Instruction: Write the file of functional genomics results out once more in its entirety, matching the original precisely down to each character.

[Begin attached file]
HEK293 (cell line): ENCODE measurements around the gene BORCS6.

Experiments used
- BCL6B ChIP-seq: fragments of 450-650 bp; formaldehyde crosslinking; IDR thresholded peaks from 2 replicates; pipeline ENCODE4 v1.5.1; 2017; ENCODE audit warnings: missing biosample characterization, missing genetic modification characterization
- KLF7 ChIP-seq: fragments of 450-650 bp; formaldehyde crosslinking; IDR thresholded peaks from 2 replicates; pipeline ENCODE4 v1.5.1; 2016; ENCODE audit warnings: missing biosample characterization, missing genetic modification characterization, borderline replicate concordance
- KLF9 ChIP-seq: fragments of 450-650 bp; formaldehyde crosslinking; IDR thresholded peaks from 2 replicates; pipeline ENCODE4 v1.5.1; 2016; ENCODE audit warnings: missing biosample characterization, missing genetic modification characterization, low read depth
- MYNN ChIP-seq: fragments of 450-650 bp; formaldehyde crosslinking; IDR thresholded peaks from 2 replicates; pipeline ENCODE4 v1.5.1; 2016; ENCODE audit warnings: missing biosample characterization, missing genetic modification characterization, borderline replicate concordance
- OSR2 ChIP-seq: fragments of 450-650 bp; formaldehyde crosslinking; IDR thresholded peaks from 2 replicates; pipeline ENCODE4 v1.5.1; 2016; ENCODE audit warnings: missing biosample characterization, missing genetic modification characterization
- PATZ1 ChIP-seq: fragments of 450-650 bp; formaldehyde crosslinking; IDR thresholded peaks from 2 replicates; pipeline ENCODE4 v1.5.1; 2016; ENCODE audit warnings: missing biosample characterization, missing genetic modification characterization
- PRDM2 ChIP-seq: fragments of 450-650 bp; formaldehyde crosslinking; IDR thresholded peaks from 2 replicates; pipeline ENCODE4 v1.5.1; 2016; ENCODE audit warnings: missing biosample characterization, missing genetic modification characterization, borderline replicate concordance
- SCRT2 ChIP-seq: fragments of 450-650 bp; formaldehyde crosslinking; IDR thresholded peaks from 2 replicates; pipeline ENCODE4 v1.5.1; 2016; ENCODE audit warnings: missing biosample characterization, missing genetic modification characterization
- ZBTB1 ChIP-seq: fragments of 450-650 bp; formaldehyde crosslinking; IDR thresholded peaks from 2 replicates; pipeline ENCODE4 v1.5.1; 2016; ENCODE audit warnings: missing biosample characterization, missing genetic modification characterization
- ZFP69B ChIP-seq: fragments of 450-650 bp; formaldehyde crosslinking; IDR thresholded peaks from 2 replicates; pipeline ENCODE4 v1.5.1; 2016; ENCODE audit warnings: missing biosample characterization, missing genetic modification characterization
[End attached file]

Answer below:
HEK293 (cell line): ENCODE measurements around the gene BORCS6.

Experiments used
- BCL6B ChIP-seq: fragments of 450-650 bp; formaldehyde crosslinking; IDR thresholded peaks from 2 replicates; pipeline ENCODE4 v1.5.1; 2017; ENCODE audit warnings: missing biosample characterization, missing genetic modification characterization
- KLF7 ChIP-seq: fragments of 450-650 bp; formaldehyde crosslinking; IDR thresholded peaks from 2 replicates; pipeline ENCODE4 v1.5.1; 2016; ENCODE audit warnings: missing biosample characterization, missing genetic modification characterization, borderline replicate concordance
- KLF9 ChIP-seq: fragments of 450-650 bp; formaldehyde crosslinking; IDR thresholded peaks from 2 replicates; pipeline ENCODE4 v1.5.1; 2016; ENCODE audit warnings: missing biosample characterization, missing genetic modification characterization, low read depth
- MYNN ChIP-seq: fragments of 450-650 bp; formaldehyde crosslinking; IDR thresholded peaks from 2 replicates; pipeline ENCODE4 v1.5.1; 2016; ENCODE audit warnings: missing biosample characterization, missing genetic modification characterization, borderline replicate concordance
- OSR2 ChIP-seq: fragments of 450-650 bp; formaldehyde crosslinking; IDR thresholded peaks from 2 replicates; pipeline ENCODE4 v1.5.1; 2016; ENCODE audit warnings: missing biosample characterization, missing genetic modification characterization
- PATZ1 ChIP-seq: fragments of 450-650 bp; formaldehyde crosslinking; IDR thresholded peaks from 2 replicates; pipeline ENCODE4 v1.5.1; 2016; ENCODE audit warnings: missing biosample characterization, missing genetic modification characterization
- PRDM2 ChIP-seq: fragments of 450-650 bp; formaldehyde crosslinking; IDR thresholded peaks from 2 replicates; pipeline ENCODE4 v1.5.1; 2016; ENCODE audit warnings: missing biosample characterization, missing genetic modification characterization, borderline replicate concordance
- SCRT2 ChIP-seq: fragments of 450-650 bp; formaldehyde crosslinking; IDR thresholded peaks from 2 replicates; pipeline ENCODE4 v1.5.1; 2016; ENCODE audit warnings: missing biosample characterization, missing genetic modification characterization
- ZBTB1 ChIP-seq: fragments of 450-650 bp; formaldehyde crosslinking; IDR thresholded peaks from 2 replicates; pipeline ENCODE4 v1.5.1; 2016; ENCODE audit warnings: missing biosample characterization, missing genetic modification characterization
- ZFP69B ChIP-seq: fragments of 450-650 bp; formaldehyde crosslinking; IDR thresholded peaks from 2 replicates; pipeline ENCODE4 v1.5.1; 2016; ENCODE audit warnings: missing biosample characterization, missing genetic modification characterization